I’ve been enjoying Alec Baldwin’s new interview show. I know he’s a polarizing figure and so I’ll leave that debate for another day. It also hasn’t gotten great reviews. I think some of that is because it is decidedly old-fashioned. But, this isn’t about the show, really. I want to write about a question Baldwin asked Ricky Gervais (another polarizing figure) on a recent episode.
Baldwin asked, “What was your household like as a child with regards to culture? What books, music, or TV was around?”
As an interview question, it’s a softball opening because it lets the interviewee paint the picture they want. It also allows for some grandstanding if one was so inclined. Still, it’s an interesting one to think about with regards to your own life and that of your children.
I grew up in a house that wasn’t necessarily awash in music or books. My parents both liked to listen to the radio when I was younger but that went away as I got older. It just wasn’t something I have much recollection of except in the car. My Mom often had the radio on while taking me to school. My Dad would sing old songs while I traveled with him for his work. It was around but not deemed all that important. It was something that sort of sat in the background or passed the time.
My Mom is an avid reader and so there were books around but I don’t remember her talking to me about them much. That might have been because I was too busy reading anything I could get my hands on. My Dad was not into books really. I don’t recall ever seeing him reading a book. Magazines, yes. But not books.
My Mom recently gave me a box filled with a lot of the books I had as a kid. It was a treasure and I’ve been thrilled to share them with my son. They sit on the shelves of his room which are filled with other books.
Any flat surface in our house is probably stacked with books. Since we moved into a smaller place, we have a storage rental filled with probably a thousand books. They used to line the walls of our previous house.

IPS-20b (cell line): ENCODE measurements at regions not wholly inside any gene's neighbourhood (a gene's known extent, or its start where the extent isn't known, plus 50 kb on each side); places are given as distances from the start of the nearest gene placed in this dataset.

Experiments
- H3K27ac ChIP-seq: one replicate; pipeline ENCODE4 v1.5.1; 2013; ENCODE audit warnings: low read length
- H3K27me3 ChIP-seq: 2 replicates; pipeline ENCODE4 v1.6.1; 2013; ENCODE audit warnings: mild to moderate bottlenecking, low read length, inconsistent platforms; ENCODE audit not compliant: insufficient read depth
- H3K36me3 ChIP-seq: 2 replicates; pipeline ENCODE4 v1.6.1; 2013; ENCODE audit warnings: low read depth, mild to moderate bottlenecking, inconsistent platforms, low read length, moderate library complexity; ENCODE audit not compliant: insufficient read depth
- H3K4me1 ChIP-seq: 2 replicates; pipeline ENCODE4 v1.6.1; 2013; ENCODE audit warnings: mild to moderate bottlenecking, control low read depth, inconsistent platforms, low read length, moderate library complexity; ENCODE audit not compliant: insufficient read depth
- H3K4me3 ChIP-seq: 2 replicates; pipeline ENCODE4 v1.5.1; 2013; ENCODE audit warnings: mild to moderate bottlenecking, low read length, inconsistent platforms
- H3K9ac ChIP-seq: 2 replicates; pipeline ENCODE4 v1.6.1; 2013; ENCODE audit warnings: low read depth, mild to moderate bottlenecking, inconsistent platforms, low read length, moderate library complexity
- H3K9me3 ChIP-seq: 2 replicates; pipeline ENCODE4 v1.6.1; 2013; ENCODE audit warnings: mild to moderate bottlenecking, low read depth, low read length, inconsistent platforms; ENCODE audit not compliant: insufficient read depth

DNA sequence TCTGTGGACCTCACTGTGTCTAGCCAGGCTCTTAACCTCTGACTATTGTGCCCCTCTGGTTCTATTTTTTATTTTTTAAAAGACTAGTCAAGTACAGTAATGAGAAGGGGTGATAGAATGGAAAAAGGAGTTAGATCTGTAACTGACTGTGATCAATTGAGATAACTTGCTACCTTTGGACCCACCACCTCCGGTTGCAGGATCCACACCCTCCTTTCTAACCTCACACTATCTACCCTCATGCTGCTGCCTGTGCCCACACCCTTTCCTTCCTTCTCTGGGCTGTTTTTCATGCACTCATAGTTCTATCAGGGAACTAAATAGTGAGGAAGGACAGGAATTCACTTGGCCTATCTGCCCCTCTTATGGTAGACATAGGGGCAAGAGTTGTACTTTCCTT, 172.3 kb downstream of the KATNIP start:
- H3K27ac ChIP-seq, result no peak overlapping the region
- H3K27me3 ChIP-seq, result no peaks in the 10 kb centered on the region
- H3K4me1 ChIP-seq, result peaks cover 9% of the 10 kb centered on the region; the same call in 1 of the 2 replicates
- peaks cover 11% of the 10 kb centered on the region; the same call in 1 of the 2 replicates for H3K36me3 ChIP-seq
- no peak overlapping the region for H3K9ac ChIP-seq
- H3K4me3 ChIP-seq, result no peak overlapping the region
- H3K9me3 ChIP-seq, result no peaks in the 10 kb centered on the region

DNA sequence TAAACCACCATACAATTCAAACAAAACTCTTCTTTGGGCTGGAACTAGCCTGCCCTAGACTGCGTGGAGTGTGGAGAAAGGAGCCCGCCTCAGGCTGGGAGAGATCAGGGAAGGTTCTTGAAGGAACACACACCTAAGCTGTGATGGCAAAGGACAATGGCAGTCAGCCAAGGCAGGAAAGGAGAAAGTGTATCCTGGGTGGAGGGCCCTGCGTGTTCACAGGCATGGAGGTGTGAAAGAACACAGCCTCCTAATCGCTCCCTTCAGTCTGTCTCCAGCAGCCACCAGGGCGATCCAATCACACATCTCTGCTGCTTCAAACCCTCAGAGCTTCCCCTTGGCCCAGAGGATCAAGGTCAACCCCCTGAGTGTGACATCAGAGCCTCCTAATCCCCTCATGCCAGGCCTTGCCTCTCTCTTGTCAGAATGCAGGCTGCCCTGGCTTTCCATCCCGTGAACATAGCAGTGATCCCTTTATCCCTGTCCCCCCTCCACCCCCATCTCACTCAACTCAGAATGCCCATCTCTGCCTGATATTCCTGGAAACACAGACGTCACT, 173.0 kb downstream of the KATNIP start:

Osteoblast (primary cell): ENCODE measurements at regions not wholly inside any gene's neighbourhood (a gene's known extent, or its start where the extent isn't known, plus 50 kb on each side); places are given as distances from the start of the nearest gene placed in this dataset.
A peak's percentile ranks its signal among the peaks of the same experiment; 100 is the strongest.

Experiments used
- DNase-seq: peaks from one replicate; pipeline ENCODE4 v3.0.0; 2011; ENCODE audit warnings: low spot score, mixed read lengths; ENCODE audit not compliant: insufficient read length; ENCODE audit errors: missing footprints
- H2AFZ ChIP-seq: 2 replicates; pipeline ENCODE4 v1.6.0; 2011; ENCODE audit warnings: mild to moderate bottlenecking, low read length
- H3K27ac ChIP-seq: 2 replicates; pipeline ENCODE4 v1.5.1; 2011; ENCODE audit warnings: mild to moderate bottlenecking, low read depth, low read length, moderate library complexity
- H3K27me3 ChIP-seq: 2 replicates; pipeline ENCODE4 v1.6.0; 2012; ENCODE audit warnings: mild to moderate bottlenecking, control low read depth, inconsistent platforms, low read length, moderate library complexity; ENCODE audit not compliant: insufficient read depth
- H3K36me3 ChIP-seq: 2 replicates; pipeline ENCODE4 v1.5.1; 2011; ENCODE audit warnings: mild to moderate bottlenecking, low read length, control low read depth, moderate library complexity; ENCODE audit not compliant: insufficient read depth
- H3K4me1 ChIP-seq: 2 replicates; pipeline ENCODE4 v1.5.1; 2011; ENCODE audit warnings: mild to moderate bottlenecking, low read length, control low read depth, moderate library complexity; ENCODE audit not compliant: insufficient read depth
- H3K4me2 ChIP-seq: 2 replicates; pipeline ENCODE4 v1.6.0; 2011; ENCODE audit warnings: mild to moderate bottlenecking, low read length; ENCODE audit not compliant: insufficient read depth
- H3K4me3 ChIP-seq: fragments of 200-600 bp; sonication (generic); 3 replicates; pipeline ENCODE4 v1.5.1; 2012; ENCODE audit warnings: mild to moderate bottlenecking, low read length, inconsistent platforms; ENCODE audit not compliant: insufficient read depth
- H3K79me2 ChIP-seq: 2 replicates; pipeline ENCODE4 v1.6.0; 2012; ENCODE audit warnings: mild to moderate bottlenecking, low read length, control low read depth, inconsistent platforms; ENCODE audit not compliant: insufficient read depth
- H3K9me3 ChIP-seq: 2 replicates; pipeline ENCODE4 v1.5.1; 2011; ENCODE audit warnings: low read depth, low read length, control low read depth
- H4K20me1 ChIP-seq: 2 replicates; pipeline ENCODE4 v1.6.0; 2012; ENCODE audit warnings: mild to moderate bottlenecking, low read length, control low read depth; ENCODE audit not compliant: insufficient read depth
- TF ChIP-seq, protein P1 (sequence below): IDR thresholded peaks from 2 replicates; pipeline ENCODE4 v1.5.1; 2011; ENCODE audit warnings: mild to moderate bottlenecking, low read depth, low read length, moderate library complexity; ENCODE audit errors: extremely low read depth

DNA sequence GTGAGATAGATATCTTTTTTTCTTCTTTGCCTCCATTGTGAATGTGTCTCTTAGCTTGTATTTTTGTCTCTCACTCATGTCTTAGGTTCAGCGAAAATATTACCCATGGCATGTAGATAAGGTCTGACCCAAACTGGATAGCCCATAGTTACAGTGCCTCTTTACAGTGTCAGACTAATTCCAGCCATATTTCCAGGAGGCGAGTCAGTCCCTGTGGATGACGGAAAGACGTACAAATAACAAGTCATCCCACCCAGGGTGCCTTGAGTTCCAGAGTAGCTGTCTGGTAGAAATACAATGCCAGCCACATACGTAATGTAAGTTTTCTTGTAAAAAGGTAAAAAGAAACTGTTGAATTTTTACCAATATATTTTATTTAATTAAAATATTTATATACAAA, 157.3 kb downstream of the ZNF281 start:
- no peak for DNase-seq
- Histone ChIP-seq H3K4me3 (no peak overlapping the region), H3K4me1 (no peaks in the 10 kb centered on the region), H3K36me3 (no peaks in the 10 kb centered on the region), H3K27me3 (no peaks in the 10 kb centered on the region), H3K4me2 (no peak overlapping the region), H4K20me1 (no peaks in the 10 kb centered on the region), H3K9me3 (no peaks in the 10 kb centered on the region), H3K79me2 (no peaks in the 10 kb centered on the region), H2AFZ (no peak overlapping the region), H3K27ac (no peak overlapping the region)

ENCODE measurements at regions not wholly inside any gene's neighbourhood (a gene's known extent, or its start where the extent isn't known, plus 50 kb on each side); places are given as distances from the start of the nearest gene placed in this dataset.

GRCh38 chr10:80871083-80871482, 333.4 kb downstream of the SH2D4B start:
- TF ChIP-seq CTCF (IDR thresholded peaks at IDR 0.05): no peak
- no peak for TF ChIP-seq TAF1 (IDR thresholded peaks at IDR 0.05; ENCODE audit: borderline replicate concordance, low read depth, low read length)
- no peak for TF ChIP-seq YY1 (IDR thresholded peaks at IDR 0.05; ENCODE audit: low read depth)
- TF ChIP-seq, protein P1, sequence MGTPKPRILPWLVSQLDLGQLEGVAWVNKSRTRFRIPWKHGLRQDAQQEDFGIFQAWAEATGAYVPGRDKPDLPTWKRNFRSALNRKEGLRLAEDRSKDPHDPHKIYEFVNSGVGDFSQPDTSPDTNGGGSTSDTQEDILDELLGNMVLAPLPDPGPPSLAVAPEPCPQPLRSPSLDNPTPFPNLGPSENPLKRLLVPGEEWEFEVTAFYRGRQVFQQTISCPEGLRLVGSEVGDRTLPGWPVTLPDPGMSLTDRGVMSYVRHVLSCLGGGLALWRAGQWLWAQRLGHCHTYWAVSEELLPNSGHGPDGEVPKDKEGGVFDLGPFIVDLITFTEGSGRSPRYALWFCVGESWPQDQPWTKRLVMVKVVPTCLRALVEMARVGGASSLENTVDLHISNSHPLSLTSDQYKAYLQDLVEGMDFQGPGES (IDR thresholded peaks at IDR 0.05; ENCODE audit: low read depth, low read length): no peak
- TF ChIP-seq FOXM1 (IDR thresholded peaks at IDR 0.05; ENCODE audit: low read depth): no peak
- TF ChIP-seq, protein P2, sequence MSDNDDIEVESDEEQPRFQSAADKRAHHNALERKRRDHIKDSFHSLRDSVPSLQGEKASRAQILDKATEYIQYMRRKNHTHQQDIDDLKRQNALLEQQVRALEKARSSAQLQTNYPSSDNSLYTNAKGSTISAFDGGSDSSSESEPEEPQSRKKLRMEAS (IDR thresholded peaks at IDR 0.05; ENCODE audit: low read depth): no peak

All that to say that I wonder about myself why I want music playing all the time and to have shelves on shelves of books. Many cynics have written about the person with shelves full of books they haven’t read. They treat it as some sort of facade or mask that the owner wants to present. I suppose that could be true and maybe in my darker moments, it’s true of me as well.
What I really like about sharing music or showing off books is that it helps to define who I am and more importantly who I want to be. It describes parts of me that are otherwise impossible to describe or so far outside what’s expected that they’d seem laughable if not limned by the possession of a book or knowledge of a singer’s provenance.
I’ve struggled in my life to coalesce around a central image of who I am and who I should be or who I could be. It’s been core to many of the issues I’ve faced with obsessive behavior, substance abuse, depression, and anxiety. Maybe there’s a certain dissociative side of me that sometimes loses its grip on the lifeline at the center.
Books and music help remind me on a daily basis of the things I hold true, the parts of the world I care about, and the better natures I want to discover.
If someone asks my son in 40 years what the culture was like in his house growing up, I hope he’d say something like, “We had tons of books about all kinds of things but a lot of science fiction. There was always a book to look at or a magazine to thumb through. Music was always playing. Anything from socialist reggae from the 60s to the latest pop club banger. It was all fair game.”
I know that he’ll find the bits of all of this that pluck some string inside him or maybe, like me, he’ll recognize that adding it all up into a maelstrom of input has a certain value too. I hope he doesn’t struggle in the ways I have but I do hope that he recognizes the value of surrounding yourself with the things that have meaning and whose value exist only through that meaning.